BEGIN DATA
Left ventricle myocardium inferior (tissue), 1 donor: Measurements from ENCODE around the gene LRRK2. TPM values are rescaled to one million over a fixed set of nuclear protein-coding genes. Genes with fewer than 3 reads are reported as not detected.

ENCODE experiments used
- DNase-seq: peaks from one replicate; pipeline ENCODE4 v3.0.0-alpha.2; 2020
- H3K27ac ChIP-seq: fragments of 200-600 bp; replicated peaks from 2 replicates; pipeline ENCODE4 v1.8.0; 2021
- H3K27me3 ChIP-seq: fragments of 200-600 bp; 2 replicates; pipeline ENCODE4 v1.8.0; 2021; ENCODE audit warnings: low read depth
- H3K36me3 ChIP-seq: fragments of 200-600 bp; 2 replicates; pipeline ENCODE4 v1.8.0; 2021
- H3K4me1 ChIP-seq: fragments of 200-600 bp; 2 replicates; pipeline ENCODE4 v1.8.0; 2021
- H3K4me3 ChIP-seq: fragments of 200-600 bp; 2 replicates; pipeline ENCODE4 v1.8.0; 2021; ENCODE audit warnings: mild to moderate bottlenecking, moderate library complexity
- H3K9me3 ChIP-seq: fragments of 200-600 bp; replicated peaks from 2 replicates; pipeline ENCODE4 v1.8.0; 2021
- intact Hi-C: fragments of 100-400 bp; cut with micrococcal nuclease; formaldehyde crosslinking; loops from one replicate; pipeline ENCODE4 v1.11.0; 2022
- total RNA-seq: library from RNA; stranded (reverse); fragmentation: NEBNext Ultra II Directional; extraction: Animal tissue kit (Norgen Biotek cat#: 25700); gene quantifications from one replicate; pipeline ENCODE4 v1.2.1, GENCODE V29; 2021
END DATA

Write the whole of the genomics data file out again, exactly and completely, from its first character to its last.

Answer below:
Left ventricle myocardium inferior (tissue), 1 donor: Measurements from ENCODE around the gene LRRK2. TPM values are rescaled to one million over a fixed set of nuclear protein-coding genes. Genes with fewer than 3 reads are reported as not detected.

ENCODE experiments used
- DNase-seq: peaks from one replicate; pipeline ENCODE4 v3.0.0-alpha.2; 2020
- H3K27ac ChIP-seq: fragments of 200-600 bp; replicated peaks from 2 replicates; pipeline ENCODE4 v1.8.0; 2021
- H3K27me3 ChIP-seq: fragments of 200-600 bp; 2 replicates; pipeline ENCODE4 v1.8.0; 2021; ENCODE audit warnings: low read depth
- H3K36me3 ChIP-seq: fragments of 200-600 bp; 2 replicates; pipeline ENCODE4 v1.8.0; 2021
- H3K4me1 ChIP-seq: fragments of 200-600 bp; 2 replicates; pipeline ENCODE4 v1.8.0; 2021
- H3K4me3 ChIP-seq: fragments of 200-600 bp; 2 replicates; pipeline ENCODE4 v1.8.0; 2021; ENCODE audit warnings: mild to moderate bottlenecking, moderate library complexity
- H3K9me3 ChIP-seq: fragments of 200-600 bp; replicated peaks from 2 replicates; pipeline ENCODE4 v1.8.0; 2021
- intact Hi-C: fragments of 100-400 bp; cut with micrococcal nuclease; formaldehyde crosslinking; loops from one replicate; pipeline ENCODE4 v1.11.0; 2022
- total RNA-seq: library from RNA; stranded (reverse); fragmentation: NEBNext Ultra II Directional; extraction: Animal tissue kit (Norgen Biotek cat#: 25700); gene quantifications from one replicate; pipeline ENCODE4 v1.2.1, GENCODE V29; 2021